Metabolic heating in Mediterranean loggerhead sea turtle clutches

Publication Type:Journal Article
Year of Publication:2006
Authors:Zbinden, J. A., Margaritoulis, D., Arlettaz, R.
Journal:Journal of Experimental Marine Biology and EcologyJournal of Experimental Marine Biology and Ecology
Date Published:2006///
Keywords:Caretta caretta, Hatchling sex ratio, Mediterranean, Metabolic heating, Reptilia, Temperature-dependent sex determination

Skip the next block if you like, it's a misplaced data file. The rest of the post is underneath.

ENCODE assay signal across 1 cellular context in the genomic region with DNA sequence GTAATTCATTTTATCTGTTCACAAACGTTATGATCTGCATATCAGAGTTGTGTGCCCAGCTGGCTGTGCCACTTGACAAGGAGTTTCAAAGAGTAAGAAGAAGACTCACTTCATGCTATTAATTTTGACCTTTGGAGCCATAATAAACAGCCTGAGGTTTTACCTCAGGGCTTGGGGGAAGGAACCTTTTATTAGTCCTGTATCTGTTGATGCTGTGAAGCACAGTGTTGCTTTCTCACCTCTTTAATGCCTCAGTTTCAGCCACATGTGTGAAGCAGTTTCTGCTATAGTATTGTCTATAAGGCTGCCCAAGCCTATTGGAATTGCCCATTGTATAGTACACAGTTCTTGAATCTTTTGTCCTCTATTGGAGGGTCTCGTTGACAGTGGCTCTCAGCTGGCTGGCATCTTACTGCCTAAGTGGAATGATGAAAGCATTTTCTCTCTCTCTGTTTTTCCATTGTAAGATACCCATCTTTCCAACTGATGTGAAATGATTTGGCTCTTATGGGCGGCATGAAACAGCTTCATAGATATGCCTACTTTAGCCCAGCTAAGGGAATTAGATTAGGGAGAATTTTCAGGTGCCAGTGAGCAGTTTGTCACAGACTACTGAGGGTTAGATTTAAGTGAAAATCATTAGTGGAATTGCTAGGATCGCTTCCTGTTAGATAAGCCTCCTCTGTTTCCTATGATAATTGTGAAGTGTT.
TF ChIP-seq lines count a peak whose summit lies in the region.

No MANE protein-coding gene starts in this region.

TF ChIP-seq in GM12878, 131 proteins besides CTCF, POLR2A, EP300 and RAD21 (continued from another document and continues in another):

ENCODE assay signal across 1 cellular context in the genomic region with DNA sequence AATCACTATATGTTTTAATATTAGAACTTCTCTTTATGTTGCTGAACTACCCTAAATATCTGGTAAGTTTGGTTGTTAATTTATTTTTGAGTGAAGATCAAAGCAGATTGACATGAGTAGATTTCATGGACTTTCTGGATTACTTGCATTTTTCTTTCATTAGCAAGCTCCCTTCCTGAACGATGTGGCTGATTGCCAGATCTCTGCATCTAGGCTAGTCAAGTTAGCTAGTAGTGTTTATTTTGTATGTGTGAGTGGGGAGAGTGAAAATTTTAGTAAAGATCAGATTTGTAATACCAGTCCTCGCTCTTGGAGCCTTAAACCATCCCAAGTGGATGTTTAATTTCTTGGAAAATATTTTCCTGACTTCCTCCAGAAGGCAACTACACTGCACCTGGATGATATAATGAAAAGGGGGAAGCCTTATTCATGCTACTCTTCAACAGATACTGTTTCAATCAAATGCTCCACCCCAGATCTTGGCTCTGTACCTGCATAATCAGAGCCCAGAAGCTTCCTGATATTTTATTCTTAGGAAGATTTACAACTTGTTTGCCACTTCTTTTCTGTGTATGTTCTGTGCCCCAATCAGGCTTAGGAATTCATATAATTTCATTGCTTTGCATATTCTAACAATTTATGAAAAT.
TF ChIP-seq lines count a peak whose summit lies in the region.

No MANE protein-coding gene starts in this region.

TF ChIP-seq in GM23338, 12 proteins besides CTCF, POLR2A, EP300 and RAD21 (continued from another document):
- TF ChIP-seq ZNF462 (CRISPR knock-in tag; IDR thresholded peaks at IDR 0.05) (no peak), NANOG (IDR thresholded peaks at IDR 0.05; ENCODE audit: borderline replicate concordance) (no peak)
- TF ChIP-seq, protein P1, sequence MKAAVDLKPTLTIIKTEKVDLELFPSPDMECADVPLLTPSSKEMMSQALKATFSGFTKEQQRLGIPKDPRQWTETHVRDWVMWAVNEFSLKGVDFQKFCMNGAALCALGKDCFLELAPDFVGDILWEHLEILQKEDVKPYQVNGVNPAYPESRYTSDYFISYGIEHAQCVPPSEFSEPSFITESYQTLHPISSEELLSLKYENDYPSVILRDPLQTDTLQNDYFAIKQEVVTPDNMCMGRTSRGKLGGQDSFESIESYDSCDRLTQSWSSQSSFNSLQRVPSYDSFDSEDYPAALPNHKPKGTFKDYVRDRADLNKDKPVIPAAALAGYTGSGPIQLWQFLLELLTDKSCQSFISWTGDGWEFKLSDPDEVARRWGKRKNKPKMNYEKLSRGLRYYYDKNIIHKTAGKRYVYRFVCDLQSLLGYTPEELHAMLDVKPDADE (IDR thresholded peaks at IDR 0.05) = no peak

Offspring sex ratio is an important demographic parameter and, given its determination by incubation temperature in sea turtles, might be a key factor for their conservation under climate warming. An appealing approach to estimate hatchling sex ratios is to measure sand temperatures at nest depth and deduce hatchling sex ratios from a beforehand-established relationship of hatchling sex ratio and sand temperature. Such estimates will only be accurate though if metabolic heat produced by the embryos is considered. Judging whether metabolic heating has a potential effect on hatchling sex ratios without actually measuring temperature within clutches would greatly facilitate monitoring protocols. We tested for a relationship between the amount of metabolic heating and the number of developed embryos as well as clutch size in the largest known loggerhead sea turtle (Caretta caretta) population of the Mediterranean on Zakynthos (Greece). Temperatures were measured within 20 nests as well as at a reference site in the sand at nest depth. Metabolic heating was detected, but only during the last third of the incubation period did nests heat up considerably (1.6 °C on average) above the temperature of the surrounding sand. During the middle third of incubation, when sex is determined, the amount of metabolic heating was negligible. The amount of metabolic heating during the last third of the incubation duration was significantly correlated to the number of offspring developed to at least about 75% of incubation duration. This factor explained nearly 50% of variation in metabolic heating. Metabolic heating was also significantly correlated to clutch size. Given that clutch size within the Mediterranean is largest in Zakynthos loggerheads, we conclude that metabolic heating can be ignored in the estimate of hatchling sex ratios in Mediterranean loggerhead populations. These results thus provide the basis for a feasible monitoring of hatchling sex ratios in the loggerhead sea turtle in the Mediterranean. © 2006 Elsevier B.V. All rights reserved.

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